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New flash memoir

We have published a memoir by Amy Gordon in the form of a poem.

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dianagordonThe following interview was conducted by Joan Axelrod-Contrada, moderator of the Are You Ready? Submitting to Literary Journals panel at this year’s WriteAngles conference.

 

Why did you become a writer? When did the writing bug first bite you?

I wrote as an early teenager. I remember a long extended poem, “Black Jack,” in rhymed couplets about the riderless horse that followed JFK’s caisson, empty boots turned backwards in the stirrups to indicate a fallen leader. Freshman year in college I took my first creative writing class and was the only student ready with material. I’d never had any work critiqued before, and the professor used my sonnet to prove that the sonnet was dead. I’d also written a quirky short story about a date where the boy confessed he was Jesus, and the professor said the author was psychotic – at least that’s what I heard. I knew that wasn’t true and only thought, alarmed, I’m going to flunk creative writing. So I dropped the course, and went on to have a music career that took all my time and artistic energies. Years later, when I returned to writing, I finally honored the fact I’d been creating sonnets and short stories on my own when I was so young, and finally affirmed the sonnet is not dead!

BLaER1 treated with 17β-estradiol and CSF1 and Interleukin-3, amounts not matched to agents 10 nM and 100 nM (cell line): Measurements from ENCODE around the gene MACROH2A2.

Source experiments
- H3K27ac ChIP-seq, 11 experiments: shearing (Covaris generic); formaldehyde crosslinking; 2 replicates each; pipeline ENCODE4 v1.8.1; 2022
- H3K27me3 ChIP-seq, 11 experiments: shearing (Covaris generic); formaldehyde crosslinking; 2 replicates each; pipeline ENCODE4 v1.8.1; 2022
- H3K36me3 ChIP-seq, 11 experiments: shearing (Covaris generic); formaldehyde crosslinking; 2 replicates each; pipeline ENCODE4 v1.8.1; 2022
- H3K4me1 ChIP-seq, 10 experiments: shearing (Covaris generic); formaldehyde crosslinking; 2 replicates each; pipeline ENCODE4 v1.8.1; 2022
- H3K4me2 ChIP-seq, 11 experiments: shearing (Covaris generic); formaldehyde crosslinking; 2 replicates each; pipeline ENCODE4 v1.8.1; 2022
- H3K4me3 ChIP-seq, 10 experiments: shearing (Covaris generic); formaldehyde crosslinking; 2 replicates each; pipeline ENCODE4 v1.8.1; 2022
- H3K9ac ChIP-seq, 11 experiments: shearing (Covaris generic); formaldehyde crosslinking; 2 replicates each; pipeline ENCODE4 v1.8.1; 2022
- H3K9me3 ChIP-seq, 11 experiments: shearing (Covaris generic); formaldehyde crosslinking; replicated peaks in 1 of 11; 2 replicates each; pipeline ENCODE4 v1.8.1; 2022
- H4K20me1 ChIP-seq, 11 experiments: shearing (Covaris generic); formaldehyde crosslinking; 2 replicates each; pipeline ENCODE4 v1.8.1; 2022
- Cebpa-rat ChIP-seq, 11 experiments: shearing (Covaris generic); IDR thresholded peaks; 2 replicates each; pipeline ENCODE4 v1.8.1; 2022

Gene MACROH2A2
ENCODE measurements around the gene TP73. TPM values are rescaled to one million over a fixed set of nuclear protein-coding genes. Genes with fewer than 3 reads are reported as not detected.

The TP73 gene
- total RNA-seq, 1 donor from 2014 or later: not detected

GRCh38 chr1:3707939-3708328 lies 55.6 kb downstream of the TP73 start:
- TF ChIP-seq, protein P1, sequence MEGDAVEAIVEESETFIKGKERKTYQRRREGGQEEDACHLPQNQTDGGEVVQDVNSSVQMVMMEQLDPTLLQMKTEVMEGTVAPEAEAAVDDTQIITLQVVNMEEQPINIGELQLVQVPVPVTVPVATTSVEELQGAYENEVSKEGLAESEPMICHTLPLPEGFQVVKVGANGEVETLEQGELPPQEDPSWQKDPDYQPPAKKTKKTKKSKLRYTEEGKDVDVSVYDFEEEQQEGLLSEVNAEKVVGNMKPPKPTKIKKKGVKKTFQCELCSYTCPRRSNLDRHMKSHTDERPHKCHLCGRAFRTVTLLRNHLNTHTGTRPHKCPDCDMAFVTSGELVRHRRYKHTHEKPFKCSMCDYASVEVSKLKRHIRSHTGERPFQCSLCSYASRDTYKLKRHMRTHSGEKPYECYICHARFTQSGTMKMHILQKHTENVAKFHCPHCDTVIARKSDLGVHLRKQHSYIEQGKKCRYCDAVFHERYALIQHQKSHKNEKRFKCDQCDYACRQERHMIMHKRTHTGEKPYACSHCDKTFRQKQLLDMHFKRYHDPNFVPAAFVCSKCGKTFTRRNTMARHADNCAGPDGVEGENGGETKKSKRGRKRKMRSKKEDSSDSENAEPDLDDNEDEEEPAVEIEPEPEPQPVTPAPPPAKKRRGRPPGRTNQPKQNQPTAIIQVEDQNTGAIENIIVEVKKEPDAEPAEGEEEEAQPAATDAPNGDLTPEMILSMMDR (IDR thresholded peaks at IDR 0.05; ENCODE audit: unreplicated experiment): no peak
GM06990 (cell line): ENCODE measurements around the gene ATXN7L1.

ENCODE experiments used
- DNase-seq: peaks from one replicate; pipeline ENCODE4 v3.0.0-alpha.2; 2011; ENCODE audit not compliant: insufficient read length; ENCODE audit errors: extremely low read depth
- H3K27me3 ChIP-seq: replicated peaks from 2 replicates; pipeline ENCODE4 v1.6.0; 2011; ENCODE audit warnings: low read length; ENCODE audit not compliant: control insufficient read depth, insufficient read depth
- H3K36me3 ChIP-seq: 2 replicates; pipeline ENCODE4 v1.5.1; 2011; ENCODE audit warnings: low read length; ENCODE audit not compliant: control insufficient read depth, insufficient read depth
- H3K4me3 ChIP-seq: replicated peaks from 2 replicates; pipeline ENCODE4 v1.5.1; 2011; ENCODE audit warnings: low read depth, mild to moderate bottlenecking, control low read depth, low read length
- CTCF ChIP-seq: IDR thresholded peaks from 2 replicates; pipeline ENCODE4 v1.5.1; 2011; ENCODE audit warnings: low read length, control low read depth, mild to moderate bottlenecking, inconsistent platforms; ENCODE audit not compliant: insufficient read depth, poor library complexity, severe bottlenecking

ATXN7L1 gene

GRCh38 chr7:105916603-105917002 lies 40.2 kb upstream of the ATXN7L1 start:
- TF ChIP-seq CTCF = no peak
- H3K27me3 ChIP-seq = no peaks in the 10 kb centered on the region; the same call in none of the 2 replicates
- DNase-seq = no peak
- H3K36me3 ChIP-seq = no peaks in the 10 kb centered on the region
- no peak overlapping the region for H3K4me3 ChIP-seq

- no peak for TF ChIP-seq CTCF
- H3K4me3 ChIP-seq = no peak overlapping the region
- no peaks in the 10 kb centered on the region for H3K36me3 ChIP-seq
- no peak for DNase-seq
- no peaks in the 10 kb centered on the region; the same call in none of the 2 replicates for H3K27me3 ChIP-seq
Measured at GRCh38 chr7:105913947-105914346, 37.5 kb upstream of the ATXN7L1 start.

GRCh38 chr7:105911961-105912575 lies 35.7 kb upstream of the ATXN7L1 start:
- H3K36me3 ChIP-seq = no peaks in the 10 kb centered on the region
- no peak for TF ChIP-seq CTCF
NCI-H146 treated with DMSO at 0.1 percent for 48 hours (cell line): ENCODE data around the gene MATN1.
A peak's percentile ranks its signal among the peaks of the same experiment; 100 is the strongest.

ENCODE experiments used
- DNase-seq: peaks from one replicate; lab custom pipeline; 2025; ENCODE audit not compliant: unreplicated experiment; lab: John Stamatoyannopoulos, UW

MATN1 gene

What is the most rewarding part of being a writer?

Re-reading and revision. That’s where a writer gets to marvel at what’s been created where nothing existed before, to enjoy what is, and then make it shine and bring it to its true self.

The most frustrating?

How hard it is to face the everydayness of the blank page.

Can you tell us about your latest release?

I’d like to tell you about what is poised, making the rounds in the hands of a wonderful agent at top publishing houses. Though no one has bitten yet, there has been a lot of praise. It’s a novel called GEOGRAPHY, about a family-less boy struggling to find home in the far northern islands of British Columbia in the 1960’s.

What inspired it?

The stories of men I’ve known who had difficult upbringings, foster care or abuse, and rather than blame their past, grew up to create the world as it should be. I started writing a composite account of their fictional childhoods, intending to write about heroes, but GEOGRAPHY became its own story.

You’re sitting on the Submitting to Literary Journals panel at this year’s conference. Can you tell us a little bit about what you’re planning?

Submission is either daunting, if you haven’t done much of it, or odious, if you’ve done a lot. I know that as moderator it’s your hope that we give folks a leg up on the process. With special dispensation from the conference, I’m also sitting in on the afternoon panel called How To Stop Warding Off Poems and Learn to Love Them. Patricia Lee Lewis, Doug Anderson, and I will be talking about the difficult, obscure poems, how we’ve learned to enter them; we’ll be leading the group in a what we hope will be a revelatory experience with a short, difficult poem.